Much of a hermit crab's anatomy is hidden under his characteristic shell. The hard, sometimes ornate shell protects his soft abdomen, which houses his digestive and reproductive systems. The hermit crab creature has several pairs of legs with distinct purposes and eyes that move on stalks.
Cephalothorax, Shell and Exoskeleton
The cephalothorax is the fused head and thorax parts of the hermit crab, similar to those of a spider. Nearly all of the cephalothorax is visible even when the crab is in his shell. The cephalothorax is covered by a hard protective exoskeleton, which the crab sheds in molting. The shell, the most conspicuous part of a hermit crab, is not his own anatomy. He selects an empty one, and as he grows, he chooses larger shells to fit his growing body.
A hermit crab has five pairs of legs. The first pair is the most noticeable: These are the pincers or claws. The claws are called chelipeds, and both have specific purposes. The left claw is noticeably larger than the right claw. The left claw is used for defense, as well as for climbing and other heavy-duty tasks like protecting the crab while inside the shell. The smaller right claw is used primarily for eating. The next two pair of legs are walking legs and are thinner than the chelipeds. The fourth pair is inconspicuous but important: These two legs hold the shell and helps maneuver it while walking. The final pair are small legs used for maintenance of the shell.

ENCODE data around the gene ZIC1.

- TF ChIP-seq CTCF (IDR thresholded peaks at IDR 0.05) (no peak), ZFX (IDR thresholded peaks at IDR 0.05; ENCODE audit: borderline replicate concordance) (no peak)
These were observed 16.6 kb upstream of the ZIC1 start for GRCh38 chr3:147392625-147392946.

On the front of the cephalothorax, in the head region, are the hermit crab's eyes and antennae. The antennae are long, thin feelers the crab uses to feel his surroundings. The second pair, called antennules, are shorter and used for taste and smell. Hermit crab eyes are compound and, instead of being in sockets like a human, they're located on long, mobile stalks that can quickly change direction to allow the crab to see in multiple directions.
Unless you catch a glimpse of your crab outside of his shell, you may never fully get to see his entire abdomen, sometimes called the tail. Unlike the cephalothorax, the abdomen is soft and unprotected. Small appendages on the tip of the abdomen, called uropods, are used to hold onto the shell, much like the smallest pairs of legs. Females have feathery, hairlike appendages along the left side of their abdomens which they attach their eggs to.
With a professional background in gardening, landscapes, pests and natural ecosystems, Jasey Kelly has been sharing her knowledge through writing since 2009 and has served as an expert writer in these fields. Kelly's background also includes childcare, and animal rescue and care.